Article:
HomeMay 2013Will the new Hospital Groups make magic?

Will the new Hospital Groups make magic?

In many ways, being in a rock band is a lot like being in a hospital group, writes health manager, Laurence Nightingale.

The most anticipated delivery in the history of Professor John Higgins’ distinguished obstetric career has been finally welcomed into the world. After a period of confinement worthy of an Indian elephant the much vaunted report on Hospital Groups has at last been inducted into the Hawkins House Hall Of Fame. Despite complications, it can proudly take its place amongst the growing number of doe-eyed publications which have been produced by Health mandarins in recent months.

So what does it look like? Well its genetic lineage means it bears an uncanny family resemblance to its predecessors – the Fitzgerald Report (1967) and the Hanly Report (2003) – and more than a look of its not so distant cousin,  the Integrated Service Areas (2009).  However by all accounts, Mother and Baby are doing well………..

Stratifying hospitals into networks or groups is not a radical idea. Ireland Inc. has been pursuing that strategy more or less for nigh-on 50 years. But group dynamics are extraordinarily tricky to negotiate – no matter how close the group is. Think Noel and Liam Gallagher. In fact in many ways, being in a rock band is a lot like being in a hospital group. Some groups last for years, some end abruptly, some result in ill-advised solo projects. At least one or two end up in bare-knuckled fist-fights. Whilst our hospital group colleagues may be abhorred at the prospect of throwing a TV out of a window or trashing a ward, there’s a long way to go yet as they reach for the stars……

Consider the manner in which the Groups have been arranged. Some have been working positively together – or jamming together – for a number of years. Case in point: Lennon and McCartney. Others, more curiously, resemble those contrived boy bands which are thrown together at open auditions; some make the group because they can sing and dance, some look good, others write the songs. But of course there’s always one or two that are there to make up the numbers. These groups may tick all the boxes but their longevity is about as dependable as a Bus Eireann timetable. Any student of popular culture who has studied the dynamics of rock band relationships will warn of the inevitable pattern of behaviour and the ensuing stress placed on interpersonal dynamics by success.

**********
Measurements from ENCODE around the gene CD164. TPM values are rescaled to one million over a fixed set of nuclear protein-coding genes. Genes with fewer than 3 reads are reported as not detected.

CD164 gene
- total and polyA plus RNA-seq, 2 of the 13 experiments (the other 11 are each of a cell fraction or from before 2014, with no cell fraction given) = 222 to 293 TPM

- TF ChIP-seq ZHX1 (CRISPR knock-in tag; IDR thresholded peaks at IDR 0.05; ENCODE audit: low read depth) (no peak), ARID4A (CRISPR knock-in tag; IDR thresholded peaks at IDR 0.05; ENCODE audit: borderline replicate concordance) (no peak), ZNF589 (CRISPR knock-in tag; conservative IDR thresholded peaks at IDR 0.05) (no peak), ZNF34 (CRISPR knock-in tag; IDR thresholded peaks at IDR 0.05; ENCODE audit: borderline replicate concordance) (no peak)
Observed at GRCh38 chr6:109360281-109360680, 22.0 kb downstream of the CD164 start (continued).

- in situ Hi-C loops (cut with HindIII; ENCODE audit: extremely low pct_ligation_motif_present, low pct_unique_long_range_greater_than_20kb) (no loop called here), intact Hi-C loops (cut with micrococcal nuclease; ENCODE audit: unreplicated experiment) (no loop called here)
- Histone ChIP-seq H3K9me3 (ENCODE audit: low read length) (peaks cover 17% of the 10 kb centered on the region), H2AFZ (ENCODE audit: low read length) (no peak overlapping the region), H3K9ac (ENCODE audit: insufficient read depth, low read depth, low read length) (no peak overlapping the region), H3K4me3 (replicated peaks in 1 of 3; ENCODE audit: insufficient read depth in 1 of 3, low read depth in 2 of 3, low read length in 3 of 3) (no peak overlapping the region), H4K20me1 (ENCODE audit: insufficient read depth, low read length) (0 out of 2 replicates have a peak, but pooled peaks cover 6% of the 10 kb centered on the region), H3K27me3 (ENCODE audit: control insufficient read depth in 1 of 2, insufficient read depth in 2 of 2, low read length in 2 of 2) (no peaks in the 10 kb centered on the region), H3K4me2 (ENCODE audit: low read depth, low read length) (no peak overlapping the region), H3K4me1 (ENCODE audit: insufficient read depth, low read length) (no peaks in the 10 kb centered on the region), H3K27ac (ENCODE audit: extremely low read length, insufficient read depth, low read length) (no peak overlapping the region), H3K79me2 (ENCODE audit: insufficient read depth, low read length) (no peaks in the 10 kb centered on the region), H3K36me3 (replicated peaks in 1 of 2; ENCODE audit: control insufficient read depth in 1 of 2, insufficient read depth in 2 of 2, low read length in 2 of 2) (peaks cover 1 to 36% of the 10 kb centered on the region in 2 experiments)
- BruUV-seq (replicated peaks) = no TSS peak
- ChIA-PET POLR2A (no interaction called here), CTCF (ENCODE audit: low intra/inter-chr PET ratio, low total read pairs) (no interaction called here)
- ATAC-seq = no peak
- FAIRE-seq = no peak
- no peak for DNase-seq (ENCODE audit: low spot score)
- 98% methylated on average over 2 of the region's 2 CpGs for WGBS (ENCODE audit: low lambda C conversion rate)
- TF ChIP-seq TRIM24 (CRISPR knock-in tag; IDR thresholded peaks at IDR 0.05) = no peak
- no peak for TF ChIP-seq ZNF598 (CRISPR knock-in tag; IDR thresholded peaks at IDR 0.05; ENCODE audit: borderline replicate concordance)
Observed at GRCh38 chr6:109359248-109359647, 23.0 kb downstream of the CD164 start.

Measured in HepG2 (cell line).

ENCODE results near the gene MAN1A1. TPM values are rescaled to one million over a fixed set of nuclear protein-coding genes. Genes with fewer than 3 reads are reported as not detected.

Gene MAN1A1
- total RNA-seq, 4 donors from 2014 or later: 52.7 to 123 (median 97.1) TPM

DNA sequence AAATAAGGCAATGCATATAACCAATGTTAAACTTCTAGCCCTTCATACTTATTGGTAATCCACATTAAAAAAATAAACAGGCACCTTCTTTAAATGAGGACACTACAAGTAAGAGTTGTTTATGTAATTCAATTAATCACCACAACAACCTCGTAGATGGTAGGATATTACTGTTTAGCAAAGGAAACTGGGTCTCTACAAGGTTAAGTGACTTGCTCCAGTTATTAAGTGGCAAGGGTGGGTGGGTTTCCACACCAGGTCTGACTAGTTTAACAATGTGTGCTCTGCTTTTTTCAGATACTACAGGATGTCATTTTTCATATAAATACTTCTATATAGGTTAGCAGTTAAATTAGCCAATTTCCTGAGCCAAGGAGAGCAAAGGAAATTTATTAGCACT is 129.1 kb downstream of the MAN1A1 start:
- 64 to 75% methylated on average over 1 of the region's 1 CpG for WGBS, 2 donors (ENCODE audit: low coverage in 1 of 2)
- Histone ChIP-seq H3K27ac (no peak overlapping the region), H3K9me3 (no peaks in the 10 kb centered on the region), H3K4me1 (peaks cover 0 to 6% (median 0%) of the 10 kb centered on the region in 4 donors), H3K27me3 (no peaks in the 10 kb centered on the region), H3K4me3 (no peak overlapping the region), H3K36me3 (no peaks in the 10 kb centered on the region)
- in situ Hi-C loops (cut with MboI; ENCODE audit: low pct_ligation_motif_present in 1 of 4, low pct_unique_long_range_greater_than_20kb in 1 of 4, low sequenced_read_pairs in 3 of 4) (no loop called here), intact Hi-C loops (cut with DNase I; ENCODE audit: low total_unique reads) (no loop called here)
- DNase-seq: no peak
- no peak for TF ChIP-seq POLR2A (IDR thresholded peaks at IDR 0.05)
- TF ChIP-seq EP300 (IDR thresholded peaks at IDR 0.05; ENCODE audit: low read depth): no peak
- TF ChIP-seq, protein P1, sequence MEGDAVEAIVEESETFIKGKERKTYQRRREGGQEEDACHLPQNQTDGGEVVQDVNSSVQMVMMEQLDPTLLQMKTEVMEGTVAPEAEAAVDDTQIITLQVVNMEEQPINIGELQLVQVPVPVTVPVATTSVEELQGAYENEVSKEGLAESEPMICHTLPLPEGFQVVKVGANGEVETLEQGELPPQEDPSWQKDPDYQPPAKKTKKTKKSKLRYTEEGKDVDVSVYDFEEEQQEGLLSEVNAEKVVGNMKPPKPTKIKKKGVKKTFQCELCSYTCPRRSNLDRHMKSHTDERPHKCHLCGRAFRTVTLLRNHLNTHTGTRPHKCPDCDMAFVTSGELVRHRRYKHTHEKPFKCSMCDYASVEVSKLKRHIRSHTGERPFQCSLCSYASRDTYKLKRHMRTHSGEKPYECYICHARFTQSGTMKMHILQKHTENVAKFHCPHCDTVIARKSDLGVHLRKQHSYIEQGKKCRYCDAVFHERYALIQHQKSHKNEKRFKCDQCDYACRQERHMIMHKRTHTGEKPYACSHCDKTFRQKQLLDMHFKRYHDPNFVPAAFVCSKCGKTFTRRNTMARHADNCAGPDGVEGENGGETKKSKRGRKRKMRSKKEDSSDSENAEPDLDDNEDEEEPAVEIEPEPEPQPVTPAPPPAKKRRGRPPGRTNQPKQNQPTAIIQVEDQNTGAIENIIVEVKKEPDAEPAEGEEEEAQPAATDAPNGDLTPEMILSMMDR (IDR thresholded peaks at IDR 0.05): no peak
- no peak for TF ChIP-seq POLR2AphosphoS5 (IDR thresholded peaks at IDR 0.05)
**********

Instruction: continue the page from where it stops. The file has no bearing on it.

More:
Groups will always have a front man; someone with a magnetism that represents the lion’s share of popular appeal. They will also, more than likely, have a creative force – the one that writes the lyrics and composes the arrangements. These key ingredients orientate the group towards success. Invariably however somebody has to play tambourine. And it is the dynamic that emerges through this period of development and success which ultimately sows the seeds for eventual implosion. Those members of the group – viewed as peripheral and incidental to success – are no longer happy to bask in the reflective glory of the brand and, seeking validation, assert their own importance. Cue all out war and experimental solo projects.

Fundamental to achieving this will be a principled approach to change; respect; straightforwardness and honesty.

With success comes ego; not something we are necessarily short on in the health system. As our Groups bed down and hopefully become commercial success stories, we need to be mindful of those tell tale signs of discord. Regulating group conflict is, of course, a preoccupation of health managers. However how they deal with the emotional fall out of life at the sticky end of a ‘hub and spoke’ model will be the ultimate determinant of success.

Last Tuesday Croke Park was, once again, heaving with sweaty Groupies, eager to be part of the folklore of the most radical reform of the history of the Irish health service since, well,  I guess the eh…. last most radical reform of the Irish health service a couple of months ago. Whilst the post gig reviews were mostly positive, there was a definite air of reserve about the whole event. They came to see Zeppelin; they got Status Quo.

We all want the Groups to work because we are tired of singing the same old song. We want sparks to fly and magic to be made. We want them to be epic. Fundamental to achieving this will be a principled approach to change; respect; straightforwardness and honesty.

Everybody wants to the front-man but remember, in the band of life somebody’s always left holding the tambourine.